This week, an unspeakable sorrow has been weighing on my heart. I am in utter shock and bewilderment at the passing of Siena’s Godfather, Dr. Paul Matthews (50), who was taken from this earth far too soon. My heart breaks for his beautiful wife, 9 children, and 7 grandchildren. I can only imagine how many other lives this man must have touched (especially through his medical practice) who are equally anguished over his passing. Heaven will have gained another saint, that’s for sure.

I was honored and blessed to have the Matthews family in my life when I did. They were quick to welcome us into their home and quick to captivate my heart. I like to think they took me under their wing for the few years I was in Iowa. Although they had a lot to handle in captaining the Matthews ship, they never hesitated in extending their love to those beyond family ties. Paul and Laura both left an indelible mark on my heart and soul, one which I will carry with me all the days of my life. I just want to share a small glimpse of this wonderful man’s life, however limited my scope may be, if only to honor his memory.

How did I meet Paul? Well, I learned weeks after moving to Iowa that I was pregnant with Siena. I was still breastfeeding Dominic, who was 14 months old, so I was shocked to be expecting again. I had been disillusioned with my marriage and my faith at the time. So, God’s Providence led me to the website www.OneMoreSoul.com. There I discovered that in the middle of nowhere, Iowa, in a town of 800 people, I was only 40 minutes from the only Catholic, life-affirming doctor who was also in OB/Family Practice! Some may not think it matters much what your doctor’s philosophy or religion is. But, having a doctor patronize you throughout pregnancy and postpartum visits for refusing birth control, tubal ligation, etc. puts a damper on an already tough experience. When you’re pregnant, you don’t want to feel irresponsible or think of this child as anything but a wonderful miracle God has knitted Himself inside your womb.

As I sat in Paul’s exam room, I looked around amazed at all the literature from the Paul VI Institute. He was the real deal—someone who understood the necessity of an integrated Catholic life. I felt like I could trust this man with mine and my baby’s lives before I even met him. I looked forward to my OB check ups from then on because he shared helpful natural remedies rather than prescribing pharmaceuticals, and we could chat about Catholic current events and the like. He was the closest thing I had to a friend in Iowa at the time.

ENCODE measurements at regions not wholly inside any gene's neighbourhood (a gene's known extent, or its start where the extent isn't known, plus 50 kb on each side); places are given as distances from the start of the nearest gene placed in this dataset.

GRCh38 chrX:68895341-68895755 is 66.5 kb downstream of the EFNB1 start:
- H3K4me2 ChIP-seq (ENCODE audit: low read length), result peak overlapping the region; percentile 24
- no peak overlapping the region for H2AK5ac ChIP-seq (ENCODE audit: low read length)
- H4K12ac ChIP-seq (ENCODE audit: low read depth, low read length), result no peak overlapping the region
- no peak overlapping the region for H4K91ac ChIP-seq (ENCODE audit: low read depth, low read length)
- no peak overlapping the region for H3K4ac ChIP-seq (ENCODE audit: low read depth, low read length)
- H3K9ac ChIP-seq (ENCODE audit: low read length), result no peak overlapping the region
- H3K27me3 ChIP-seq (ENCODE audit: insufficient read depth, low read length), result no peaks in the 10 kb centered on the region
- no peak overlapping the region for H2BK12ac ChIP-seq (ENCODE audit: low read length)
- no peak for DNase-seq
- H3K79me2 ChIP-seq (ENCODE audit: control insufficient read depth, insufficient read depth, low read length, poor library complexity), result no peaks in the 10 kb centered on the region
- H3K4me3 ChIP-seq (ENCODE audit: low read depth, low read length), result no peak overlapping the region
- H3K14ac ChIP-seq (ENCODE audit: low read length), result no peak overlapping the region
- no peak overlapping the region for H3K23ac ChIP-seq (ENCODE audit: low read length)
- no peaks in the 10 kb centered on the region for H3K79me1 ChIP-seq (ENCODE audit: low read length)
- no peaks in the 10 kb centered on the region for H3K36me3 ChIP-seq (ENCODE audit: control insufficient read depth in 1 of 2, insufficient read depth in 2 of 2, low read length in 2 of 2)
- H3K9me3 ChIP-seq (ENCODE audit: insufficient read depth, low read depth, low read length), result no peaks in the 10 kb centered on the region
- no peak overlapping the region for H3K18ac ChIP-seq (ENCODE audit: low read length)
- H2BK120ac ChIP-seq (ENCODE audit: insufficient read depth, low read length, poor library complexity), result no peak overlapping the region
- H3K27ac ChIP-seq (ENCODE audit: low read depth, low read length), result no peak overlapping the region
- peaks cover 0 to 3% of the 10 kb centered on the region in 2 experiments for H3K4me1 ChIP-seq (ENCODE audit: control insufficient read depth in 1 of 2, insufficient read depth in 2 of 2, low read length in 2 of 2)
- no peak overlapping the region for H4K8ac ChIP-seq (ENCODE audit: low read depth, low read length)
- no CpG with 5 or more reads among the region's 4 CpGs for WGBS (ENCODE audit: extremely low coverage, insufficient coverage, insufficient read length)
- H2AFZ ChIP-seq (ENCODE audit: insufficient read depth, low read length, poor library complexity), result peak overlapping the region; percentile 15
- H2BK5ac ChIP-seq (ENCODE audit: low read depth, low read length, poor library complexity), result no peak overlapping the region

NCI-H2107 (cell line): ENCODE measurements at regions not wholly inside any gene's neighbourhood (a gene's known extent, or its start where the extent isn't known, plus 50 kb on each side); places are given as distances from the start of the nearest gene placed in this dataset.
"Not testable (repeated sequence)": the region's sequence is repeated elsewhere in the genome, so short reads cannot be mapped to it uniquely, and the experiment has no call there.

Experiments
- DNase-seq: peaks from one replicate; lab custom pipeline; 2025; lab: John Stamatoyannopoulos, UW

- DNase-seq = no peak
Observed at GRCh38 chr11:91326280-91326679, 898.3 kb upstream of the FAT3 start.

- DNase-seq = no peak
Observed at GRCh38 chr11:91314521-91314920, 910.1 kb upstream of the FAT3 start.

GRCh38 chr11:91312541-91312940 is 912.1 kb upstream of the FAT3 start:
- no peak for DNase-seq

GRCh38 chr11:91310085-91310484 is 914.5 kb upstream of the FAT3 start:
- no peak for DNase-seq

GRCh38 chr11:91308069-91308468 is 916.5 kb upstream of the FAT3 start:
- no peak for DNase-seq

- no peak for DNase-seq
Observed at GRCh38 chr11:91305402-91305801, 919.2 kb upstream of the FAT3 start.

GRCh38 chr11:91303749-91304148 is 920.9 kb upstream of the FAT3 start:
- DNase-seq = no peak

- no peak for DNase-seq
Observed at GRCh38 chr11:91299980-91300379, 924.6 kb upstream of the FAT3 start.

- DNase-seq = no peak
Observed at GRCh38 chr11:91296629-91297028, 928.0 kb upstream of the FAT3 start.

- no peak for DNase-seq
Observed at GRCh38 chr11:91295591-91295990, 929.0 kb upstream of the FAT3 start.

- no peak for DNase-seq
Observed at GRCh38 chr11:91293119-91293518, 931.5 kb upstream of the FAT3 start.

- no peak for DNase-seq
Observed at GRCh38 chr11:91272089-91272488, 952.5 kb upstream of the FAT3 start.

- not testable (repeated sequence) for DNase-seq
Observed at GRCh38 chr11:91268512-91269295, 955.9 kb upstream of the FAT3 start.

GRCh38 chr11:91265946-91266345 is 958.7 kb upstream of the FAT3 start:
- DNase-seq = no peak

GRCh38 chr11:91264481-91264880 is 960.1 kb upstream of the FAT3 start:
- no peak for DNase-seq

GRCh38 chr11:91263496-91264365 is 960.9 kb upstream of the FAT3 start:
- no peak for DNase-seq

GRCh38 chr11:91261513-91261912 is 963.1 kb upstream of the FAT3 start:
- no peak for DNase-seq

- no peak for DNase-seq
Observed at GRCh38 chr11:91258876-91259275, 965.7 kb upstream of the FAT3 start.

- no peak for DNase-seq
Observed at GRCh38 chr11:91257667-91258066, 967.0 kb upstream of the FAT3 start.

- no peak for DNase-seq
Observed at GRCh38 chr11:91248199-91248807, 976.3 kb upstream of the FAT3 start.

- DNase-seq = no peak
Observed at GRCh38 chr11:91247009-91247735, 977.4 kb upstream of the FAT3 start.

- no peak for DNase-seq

After Siena was born, I sank into a deep depression. I had hoped her arrival would begin a new chapter in my family life, but nothing had really changed. (Never pin your hopes and dreams on the back of a little baby; their backs are far to small to bear them.) I began to wonder if I was suffering from Postpartum Depression, so I paid a visit to our family doc. I opened up to Paul about how I was feeling at home, and when asked about possible causes, I revealed some personal struggles I was going through.

Paul pulled out his little notepad and wrote down a name and number. He looked at me with compassion and told me I don’t have Postpartum Depression. “You just need some friends, that’s all,” he said matter-of-factly. Then, he handed me the piece of paper and told me it was his wife’s number. She had a Bible study/mom’s group thing that met once a week. “That’s your prescription,” he smiled and patted me on the shoulder. His prescription gave me hope, and I thanked him as I collected my purse. As I was about to leave, he pulled out his phone and said he had a DVD that could help with some of my personal issues. He called his wife to have it ready for me to pick up, saying his house was just across the street (he wasn’t kidding). I was hesitant, a bit embarrassed that my first meeting with his wife would be a clear indication of my (very) personal problems. But, Paul had a way about him that made you feel there was nothing to be ashamed of in reaching out for help (he would always go the extra mile for someone in need). I’m so glad I swallowed my pride because I am a better person for having become friends with Paul and Laura, not to mention the rest of my little Catholic mom’s group in Emmetsburg, IA.